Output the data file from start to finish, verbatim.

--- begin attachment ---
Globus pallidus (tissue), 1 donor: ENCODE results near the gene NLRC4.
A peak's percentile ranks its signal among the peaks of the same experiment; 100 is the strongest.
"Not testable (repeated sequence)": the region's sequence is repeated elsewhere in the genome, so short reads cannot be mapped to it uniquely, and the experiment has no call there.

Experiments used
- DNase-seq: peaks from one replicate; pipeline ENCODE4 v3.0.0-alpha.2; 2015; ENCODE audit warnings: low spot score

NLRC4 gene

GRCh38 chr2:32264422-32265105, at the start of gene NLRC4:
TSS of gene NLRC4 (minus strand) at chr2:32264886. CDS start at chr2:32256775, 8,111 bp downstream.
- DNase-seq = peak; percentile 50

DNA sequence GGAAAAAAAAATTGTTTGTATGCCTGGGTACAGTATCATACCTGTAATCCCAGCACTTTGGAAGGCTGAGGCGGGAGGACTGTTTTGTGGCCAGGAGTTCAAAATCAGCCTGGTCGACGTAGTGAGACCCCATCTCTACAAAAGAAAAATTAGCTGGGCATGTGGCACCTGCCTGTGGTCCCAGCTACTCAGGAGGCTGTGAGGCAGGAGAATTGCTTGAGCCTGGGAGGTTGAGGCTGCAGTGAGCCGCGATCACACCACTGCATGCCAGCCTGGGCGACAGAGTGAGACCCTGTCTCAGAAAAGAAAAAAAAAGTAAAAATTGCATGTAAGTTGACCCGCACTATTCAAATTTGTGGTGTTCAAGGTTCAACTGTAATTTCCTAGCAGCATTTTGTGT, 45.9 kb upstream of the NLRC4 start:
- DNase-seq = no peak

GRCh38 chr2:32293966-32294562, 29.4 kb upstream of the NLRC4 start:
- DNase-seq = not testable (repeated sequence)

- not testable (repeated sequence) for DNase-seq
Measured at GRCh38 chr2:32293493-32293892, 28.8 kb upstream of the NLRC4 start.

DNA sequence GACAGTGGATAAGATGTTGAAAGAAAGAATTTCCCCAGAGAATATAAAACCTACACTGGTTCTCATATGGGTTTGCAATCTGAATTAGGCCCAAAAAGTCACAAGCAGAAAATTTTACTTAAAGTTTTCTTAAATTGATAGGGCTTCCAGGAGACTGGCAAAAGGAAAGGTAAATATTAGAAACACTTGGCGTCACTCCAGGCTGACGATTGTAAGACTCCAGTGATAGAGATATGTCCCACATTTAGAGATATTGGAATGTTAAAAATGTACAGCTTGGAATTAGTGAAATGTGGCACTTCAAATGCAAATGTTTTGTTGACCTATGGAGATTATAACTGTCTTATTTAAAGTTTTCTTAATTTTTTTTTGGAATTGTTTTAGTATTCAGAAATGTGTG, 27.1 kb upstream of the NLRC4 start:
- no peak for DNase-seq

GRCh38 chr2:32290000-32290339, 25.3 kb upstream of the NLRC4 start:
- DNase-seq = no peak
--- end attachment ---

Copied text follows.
Globus pallidus (tissue), 1 donor: ENCODE results near the gene NLRC4.
A peak's percentile ranks its signal among the peaks of the same experiment; 100 is the strongest.
"Not testable (repeated sequence)": the region's sequence is repeated elsewhere in the genome, so short reads cannot be mapped to it uniquely, and the experiment has no call there.

Experiments used
- DNase-seq: peaks from one replicate; pipeline ENCODE4 v3.0.0-alpha.2; 2015; ENCODE audit warnings: low spot score

NLRC4 gene

GRCh38 chr2:32264422-32265105, at the start of gene NLRC4:
TSS of gene NLRC4 (minus strand) at chr2:32264886. CDS start at chr2:32256775, 8,111 bp downstream.
- DNase-seq = peak; percentile 50

DNA sequence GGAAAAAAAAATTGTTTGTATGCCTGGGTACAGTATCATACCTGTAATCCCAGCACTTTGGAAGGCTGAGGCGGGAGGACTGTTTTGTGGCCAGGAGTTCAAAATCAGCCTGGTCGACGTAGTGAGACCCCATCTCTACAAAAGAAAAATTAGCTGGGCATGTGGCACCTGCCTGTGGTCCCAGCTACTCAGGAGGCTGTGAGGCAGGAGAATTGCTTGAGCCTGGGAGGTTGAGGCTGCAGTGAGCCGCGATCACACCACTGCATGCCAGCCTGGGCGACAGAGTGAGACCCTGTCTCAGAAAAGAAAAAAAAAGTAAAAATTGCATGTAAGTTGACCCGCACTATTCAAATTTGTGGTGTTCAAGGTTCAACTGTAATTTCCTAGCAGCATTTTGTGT, 45.9 kb upstream of the NLRC4 start:
- DNase-seq = no peak

GRCh38 chr2:32293966-32294562, 29.4 kb upstream of the NLRC4 start:
- DNase-seq = not testable (repeated sequence)

- not testable (repeated sequence) for DNase-seq
Measured at GRCh38 chr2:32293493-32293892, 28.8 kb upstream of the NLRC4 start.

DNA sequence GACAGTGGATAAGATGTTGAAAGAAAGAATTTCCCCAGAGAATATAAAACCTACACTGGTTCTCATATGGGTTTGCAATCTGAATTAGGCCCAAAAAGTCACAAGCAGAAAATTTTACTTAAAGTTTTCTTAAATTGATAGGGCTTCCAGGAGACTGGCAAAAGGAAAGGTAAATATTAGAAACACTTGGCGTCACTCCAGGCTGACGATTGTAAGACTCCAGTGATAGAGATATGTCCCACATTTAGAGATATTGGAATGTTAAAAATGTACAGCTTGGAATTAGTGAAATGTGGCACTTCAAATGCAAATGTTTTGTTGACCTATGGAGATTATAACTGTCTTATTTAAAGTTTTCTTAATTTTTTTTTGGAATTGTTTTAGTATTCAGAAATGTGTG, 27.1 kb upstream of the NLRC4 start:
- no peak for DNase-seq

GRCh38 chr2:32290000-32290339, 25.3 kb upstream of the NLRC4 start:
- DNase-seq = no peak